Consensus Conference

A consensus conference is a formal public meeting, which gives the general public the chance to contibute to and be involved in the assessment of an issue or proposal. The conference is generally about providing a forum for dialogue between experts and citizens.

The objective of a consensus conferences is to provide members of the broader community the opportunity to share their views on community issues as well as increasing their awareness of and ability to participate in such a discussion.

"The citizen panel plays the leading role, formulating questions to be taken up at the conference, and participating in the selection of experts to answer them. The panel has two weekends for this preparation. The expert panel is selected in a way that ensures that essential opposing views and professional conflicts can emerge and be discussed at the conference. An advisory/planning committee has the overall responsibility of making sure that all rules of a democratic, fair and transparent process have been followed. Consensus conferences have mostly been used where the topic being investigated concerns management, science or technology. They require a strict adherence to the rules of implementation to be successful. Where members of the community feel their views go unheard, the consensus conference offers an exciting participatory technique for democratic participation.

At the end of a consensus conference, the outcome should be a position statement that reflects the joint decision(s) of all participants on an issue or proposal. " Department of Sustainability and Environment 2005 p.26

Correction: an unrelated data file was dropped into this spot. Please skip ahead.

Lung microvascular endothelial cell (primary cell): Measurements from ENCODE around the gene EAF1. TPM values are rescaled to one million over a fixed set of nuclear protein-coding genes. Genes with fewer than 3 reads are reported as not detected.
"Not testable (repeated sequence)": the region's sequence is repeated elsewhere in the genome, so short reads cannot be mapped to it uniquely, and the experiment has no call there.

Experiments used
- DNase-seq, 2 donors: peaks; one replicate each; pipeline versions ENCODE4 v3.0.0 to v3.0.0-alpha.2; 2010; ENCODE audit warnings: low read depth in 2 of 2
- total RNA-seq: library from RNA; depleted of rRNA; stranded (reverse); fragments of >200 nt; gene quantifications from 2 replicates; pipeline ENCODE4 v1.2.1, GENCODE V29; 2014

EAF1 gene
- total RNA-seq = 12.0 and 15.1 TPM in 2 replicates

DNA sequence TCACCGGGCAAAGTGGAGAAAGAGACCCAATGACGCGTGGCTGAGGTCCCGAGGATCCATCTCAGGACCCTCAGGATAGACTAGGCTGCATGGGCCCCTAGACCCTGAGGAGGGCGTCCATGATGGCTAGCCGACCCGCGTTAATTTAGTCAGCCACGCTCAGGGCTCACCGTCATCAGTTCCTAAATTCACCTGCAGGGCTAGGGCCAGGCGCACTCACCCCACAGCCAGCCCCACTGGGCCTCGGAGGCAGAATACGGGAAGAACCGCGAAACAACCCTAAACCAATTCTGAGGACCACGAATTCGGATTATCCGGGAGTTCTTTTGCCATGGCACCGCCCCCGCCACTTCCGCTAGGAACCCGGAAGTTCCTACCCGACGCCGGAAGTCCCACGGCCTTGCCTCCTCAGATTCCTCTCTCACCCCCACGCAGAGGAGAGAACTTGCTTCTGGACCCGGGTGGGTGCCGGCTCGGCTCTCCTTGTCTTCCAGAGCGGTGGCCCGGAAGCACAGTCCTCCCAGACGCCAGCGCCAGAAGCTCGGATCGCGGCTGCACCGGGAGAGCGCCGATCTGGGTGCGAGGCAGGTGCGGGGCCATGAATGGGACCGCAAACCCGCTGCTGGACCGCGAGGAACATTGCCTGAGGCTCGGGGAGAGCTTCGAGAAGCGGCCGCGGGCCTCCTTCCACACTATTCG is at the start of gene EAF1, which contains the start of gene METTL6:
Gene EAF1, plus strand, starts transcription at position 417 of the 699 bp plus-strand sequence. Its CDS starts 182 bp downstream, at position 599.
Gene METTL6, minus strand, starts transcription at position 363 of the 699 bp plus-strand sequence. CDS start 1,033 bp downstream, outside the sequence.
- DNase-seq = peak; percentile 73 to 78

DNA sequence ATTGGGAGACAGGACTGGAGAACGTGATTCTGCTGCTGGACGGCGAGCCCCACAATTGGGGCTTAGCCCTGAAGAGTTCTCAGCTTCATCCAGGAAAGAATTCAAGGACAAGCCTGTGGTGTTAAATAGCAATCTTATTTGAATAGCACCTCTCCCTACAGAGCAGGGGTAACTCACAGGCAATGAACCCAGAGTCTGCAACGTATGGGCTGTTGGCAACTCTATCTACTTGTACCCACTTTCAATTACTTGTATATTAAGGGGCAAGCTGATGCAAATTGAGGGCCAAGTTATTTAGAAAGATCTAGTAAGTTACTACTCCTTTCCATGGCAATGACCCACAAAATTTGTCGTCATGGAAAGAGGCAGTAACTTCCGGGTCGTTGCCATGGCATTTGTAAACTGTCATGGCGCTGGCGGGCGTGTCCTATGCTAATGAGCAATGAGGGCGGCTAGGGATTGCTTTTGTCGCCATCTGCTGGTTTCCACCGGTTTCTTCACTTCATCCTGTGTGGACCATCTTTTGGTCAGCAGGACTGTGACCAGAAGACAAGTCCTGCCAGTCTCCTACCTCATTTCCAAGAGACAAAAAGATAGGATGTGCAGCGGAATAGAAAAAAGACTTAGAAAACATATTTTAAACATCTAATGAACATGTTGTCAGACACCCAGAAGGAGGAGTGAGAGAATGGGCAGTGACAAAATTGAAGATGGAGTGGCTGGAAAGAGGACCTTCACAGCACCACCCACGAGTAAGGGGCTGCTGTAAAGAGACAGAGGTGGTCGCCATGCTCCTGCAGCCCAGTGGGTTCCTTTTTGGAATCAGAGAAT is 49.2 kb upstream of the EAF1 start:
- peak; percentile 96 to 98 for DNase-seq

Example

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 Advice

Advice for CHOOSING this Option (tips and traps)

  • Assists in the facilitation of public debate from a range of perspectives.
  • Empowers lay people to develop an informed understanding and make some contribution to the development of policy on a sensitive topic.
  • Demonstrates a plurality of views on issues.
  • Bridges the gap between experts and lay people.
  • Can develop new knowledge.

There are also high costs for set up and recruitment of participants and staging the event that need to be considered before choosing this option and the formal nature of the tool can restrict impartiality. 

Advice for USING this Option (tips and traps)

  • Choice of an effective facilitator is critical to the success of the conference. 
  • The process of panelist selection can be difficult. Stakeholders’ analysis must be undertaken to predetermine who are the relevant groups. This will ensure that representation from the relevant groups is achieved. 
  • Need to draw citizens for panels that are representative and from a wide range of backgrounds rather than members of the community who are usually present in participatory processes. 
  • Strict adherence to the rules of implementation is required for the conference to be successful.
  • Rapid production of reports and findings is required. 

This advice is taken from: Department of Sustainability and Environment (2005), Book 3: The Engagement Toolkit.Effective Engagement: building relationships with community and other stakeholders, The Community Engagement Network Resource and Regional Services Division Victorian Government Department of Sustainability and Environment.

Sources

  • Book 3 The Engagement Toolkit: Pages 26-27 of this extensive guide book provides a detailed overview of using community fairs for stakeholder engagement.

Sources

Department of Sustainability and Environment (2005), Book 3: The Engagement Toolkit.Effective Engagement: building relationships with community and other stakeholders, The Community Engagement Network Resource and Regional Services Division Victorian Government Department of Sustainability and Environment. Retrieved from http://www.dse.vic.gov.au/__data/assets/pdf_file/0003/105825/Book_3_-_The_Engagement_Toolkit.pdf

Updated: 14th January 2014 - 1:51am
A special thanks to this page's contributors
Author
Research Assistant, RMIT University.
Melbourne.

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